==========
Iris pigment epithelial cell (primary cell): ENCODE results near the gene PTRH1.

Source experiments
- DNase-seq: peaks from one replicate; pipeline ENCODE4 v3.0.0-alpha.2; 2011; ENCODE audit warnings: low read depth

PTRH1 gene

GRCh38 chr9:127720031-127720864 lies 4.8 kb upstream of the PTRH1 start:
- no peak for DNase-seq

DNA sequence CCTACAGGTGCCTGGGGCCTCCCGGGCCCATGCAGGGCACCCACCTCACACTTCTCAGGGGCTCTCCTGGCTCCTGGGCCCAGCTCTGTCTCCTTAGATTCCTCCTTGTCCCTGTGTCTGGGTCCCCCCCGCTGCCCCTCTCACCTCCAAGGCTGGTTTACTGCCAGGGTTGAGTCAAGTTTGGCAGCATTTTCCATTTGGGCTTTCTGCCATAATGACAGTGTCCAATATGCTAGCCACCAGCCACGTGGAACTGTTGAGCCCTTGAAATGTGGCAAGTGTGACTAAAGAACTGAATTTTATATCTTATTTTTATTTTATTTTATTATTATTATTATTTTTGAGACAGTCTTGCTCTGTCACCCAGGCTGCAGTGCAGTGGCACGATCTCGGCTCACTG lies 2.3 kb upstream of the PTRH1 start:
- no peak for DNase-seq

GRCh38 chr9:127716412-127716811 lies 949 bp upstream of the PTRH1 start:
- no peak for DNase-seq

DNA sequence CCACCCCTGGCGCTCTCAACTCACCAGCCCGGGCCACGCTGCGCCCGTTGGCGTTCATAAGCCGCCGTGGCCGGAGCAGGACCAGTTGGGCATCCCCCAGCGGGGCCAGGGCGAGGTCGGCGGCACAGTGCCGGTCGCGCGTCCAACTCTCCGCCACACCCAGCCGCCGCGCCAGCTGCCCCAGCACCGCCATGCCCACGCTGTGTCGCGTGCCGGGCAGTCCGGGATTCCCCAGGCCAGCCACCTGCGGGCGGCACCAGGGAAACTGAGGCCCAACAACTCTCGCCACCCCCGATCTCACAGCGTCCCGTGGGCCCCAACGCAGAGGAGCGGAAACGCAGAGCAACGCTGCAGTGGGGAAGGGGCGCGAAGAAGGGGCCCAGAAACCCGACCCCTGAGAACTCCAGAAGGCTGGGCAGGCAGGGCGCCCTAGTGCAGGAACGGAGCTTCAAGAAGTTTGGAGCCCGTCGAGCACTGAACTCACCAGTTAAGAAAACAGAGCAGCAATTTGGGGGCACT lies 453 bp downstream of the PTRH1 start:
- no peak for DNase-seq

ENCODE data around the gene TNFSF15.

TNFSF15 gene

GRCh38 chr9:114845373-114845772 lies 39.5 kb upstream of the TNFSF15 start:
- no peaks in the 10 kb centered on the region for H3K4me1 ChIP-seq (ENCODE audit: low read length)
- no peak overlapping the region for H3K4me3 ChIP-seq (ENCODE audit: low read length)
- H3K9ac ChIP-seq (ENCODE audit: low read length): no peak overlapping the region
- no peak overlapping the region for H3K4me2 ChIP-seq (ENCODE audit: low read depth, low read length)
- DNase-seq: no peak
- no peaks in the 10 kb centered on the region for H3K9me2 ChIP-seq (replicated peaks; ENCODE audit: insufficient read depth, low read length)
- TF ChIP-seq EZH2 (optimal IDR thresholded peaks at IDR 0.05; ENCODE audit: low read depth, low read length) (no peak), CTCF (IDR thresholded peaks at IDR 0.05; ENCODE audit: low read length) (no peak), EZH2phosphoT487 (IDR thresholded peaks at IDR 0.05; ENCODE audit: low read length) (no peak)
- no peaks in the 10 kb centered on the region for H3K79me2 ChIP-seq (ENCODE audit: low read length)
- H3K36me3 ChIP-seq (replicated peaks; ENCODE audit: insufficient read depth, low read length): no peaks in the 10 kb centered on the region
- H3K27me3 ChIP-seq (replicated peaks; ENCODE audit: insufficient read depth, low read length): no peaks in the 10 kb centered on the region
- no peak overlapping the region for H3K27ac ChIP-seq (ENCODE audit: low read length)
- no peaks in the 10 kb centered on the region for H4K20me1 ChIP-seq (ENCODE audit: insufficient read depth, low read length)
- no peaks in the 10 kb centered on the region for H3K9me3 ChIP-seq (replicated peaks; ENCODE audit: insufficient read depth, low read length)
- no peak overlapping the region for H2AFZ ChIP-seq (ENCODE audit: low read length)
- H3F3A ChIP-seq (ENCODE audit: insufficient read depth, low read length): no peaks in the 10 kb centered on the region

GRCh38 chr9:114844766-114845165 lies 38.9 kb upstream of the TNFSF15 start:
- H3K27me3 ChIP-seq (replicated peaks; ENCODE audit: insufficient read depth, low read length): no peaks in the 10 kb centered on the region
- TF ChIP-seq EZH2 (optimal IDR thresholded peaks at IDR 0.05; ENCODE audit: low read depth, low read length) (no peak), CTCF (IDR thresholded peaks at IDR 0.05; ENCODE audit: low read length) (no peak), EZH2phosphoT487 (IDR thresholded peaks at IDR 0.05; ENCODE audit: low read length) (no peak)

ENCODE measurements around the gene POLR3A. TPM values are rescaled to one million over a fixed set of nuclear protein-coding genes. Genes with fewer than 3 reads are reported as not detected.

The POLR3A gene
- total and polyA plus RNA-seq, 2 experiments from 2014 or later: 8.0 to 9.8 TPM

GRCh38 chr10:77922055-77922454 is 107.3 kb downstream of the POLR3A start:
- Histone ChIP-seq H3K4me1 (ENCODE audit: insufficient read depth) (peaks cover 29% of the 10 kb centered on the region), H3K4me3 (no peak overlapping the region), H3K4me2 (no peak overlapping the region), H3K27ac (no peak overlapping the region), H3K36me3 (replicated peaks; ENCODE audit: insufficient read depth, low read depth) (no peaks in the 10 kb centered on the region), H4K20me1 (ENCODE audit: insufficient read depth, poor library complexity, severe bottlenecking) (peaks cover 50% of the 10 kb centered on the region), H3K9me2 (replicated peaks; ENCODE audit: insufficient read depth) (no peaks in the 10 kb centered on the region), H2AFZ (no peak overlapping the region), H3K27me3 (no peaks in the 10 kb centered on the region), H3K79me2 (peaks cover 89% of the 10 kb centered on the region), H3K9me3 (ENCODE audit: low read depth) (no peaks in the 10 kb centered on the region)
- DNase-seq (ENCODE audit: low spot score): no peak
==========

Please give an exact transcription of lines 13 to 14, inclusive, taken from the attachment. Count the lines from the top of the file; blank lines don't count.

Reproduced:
ENCODE data around the gene TNFSF15.

TNFSF15 gene